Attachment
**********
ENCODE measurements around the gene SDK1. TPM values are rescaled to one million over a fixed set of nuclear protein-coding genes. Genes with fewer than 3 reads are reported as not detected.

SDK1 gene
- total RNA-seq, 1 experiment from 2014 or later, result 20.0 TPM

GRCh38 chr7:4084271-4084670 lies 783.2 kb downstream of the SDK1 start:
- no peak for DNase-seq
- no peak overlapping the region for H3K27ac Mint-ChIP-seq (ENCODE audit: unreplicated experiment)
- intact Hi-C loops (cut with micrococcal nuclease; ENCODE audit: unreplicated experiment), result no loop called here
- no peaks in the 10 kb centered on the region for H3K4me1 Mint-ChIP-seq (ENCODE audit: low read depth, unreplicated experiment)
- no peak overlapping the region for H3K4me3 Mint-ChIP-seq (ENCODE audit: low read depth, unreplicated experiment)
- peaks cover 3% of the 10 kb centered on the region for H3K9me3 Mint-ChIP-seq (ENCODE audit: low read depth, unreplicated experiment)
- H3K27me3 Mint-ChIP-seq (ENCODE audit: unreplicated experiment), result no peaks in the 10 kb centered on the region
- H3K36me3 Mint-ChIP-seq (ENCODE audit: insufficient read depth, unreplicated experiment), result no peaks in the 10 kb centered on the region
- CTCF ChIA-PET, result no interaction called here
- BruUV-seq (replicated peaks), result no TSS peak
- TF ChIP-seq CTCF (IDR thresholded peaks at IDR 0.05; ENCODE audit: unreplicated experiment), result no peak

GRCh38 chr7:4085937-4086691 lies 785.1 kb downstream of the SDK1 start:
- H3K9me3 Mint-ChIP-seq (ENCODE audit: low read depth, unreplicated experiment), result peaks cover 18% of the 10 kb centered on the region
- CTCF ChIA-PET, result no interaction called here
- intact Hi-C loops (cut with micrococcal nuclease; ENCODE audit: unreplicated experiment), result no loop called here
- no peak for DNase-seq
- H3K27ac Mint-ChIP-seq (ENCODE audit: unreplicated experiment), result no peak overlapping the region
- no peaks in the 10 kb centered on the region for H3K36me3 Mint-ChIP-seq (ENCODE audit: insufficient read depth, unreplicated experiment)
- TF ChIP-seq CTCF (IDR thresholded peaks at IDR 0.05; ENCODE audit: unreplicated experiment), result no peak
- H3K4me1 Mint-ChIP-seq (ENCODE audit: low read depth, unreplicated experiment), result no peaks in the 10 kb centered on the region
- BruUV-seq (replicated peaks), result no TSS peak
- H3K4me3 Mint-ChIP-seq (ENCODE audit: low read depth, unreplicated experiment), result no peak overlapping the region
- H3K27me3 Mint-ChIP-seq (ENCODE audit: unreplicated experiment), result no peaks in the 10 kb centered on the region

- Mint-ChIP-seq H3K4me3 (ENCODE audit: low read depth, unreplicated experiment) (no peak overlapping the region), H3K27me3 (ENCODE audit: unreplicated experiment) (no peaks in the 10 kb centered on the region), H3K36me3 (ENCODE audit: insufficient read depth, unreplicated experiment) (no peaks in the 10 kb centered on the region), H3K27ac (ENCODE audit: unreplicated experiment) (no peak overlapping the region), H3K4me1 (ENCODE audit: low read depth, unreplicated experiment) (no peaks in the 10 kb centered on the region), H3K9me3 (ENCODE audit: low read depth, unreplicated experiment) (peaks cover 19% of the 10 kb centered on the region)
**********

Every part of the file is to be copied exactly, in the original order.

ENCODE measurements around the gene SDK1. TPM values are rescaled to one million over a fixed set of nuclear protein-coding genes. Genes with fewer than 3 reads are reported as not detected.

SDK1 gene
- total RNA-seq, 1 experiment from 2014 or later, result 20.0 TPM

GRCh38 chr7:4084271-4084670 lies 783.2 kb downstream of the SDK1 start:
- no peak for DNase-seq
- no peak overlapping the region for H3K27ac Mint-ChIP-seq (ENCODE audit: unreplicated experiment)
- intact Hi-C loops (cut with micrococcal nuclease; ENCODE audit: unreplicated experiment), result no loop called here
- no peaks in the 10 kb centered on the region for H3K4me1 Mint-ChIP-seq (ENCODE audit: low read depth, unreplicated experiment)
- no peak overlapping the region for H3K4me3 Mint-ChIP-seq (ENCODE audit: low read depth, unreplicated experiment)
- peaks cover 3% of the 10 kb centered on the region for H3K9me3 Mint-ChIP-seq (ENCODE audit: low read depth, unreplicated experiment)
- H3K27me3 Mint-ChIP-seq (ENCODE audit: unreplicated experiment), result no peaks in the 10 kb centered on the region
- H3K36me3 Mint-ChIP-seq (ENCODE audit: insufficient read depth, unreplicated experiment), result no peaks in the 10 kb centered on the region
- CTCF ChIA-PET, result no interaction called here
- BruUV-seq (replicated peaks), result no TSS peak
- TF ChIP-seq CTCF (IDR thresholded peaks at IDR 0.05; ENCODE audit: unreplicated experiment), result no peak

GRCh38 chr7:4085937-4086691 lies 785.1 kb downstream of the SDK1 start:
- H3K9me3 Mint-ChIP-seq (ENCODE audit: low read depth, unreplicated experiment), result peaks cover 18% of the 10 kb centered on the region
- CTCF ChIA-PET, result no interaction called here
- intact Hi-C loops (cut with micrococcal nuclease; ENCODE audit: unreplicated experiment), result no loop called here
- no peak for DNase-seq
- H3K27ac Mint-ChIP-seq (ENCODE audit: unreplicated experiment), result no peak overlapping the region
- no peaks in the 10 kb centered on the region for H3K36me3 Mint-ChIP-seq (ENCODE audit: insufficient read depth, unreplicated experiment)
- TF ChIP-seq CTCF (IDR thresholded peaks at IDR 0.05; ENCODE audit: unreplicated experiment), result no peak
- H3K4me1 Mint-ChIP-seq (ENCODE audit: low read depth, unreplicated experiment), result no peaks in the 10 kb centered on the region
- BruUV-seq (replicated peaks), result no TSS peak
- H3K4me3 Mint-ChIP-seq (ENCODE audit: low read depth, unreplicated experiment), result no peak overlapping the region
- H3K27me3 Mint-ChIP-seq (ENCODE audit: unreplicated experiment), result no peaks in the 10 kb centered on the region

- Mint-ChIP-seq H3K4me3 (ENCODE audit: low read depth, unreplicated experiment) (no peak overlapping the region), H3K27me3 (ENCODE audit: unreplicated experiment) (no peaks in the 10 kb centered on the region), H3K36me3 (ENCODE audit: insufficient read depth, unreplicated experiment) (no peaks in the 10 kb centered on the region), H3K27ac (ENCODE audit: unreplicated experiment) (no peak overlapping the region), H3K4me1 (ENCODE audit: low read depth, unreplicated experiment) (no peaks in the 10 kb centered on the region), H3K9me3 (ENCODE audit: low read depth, unreplicated experiment) (peaks cover 19% of the 10 kb centered on the region)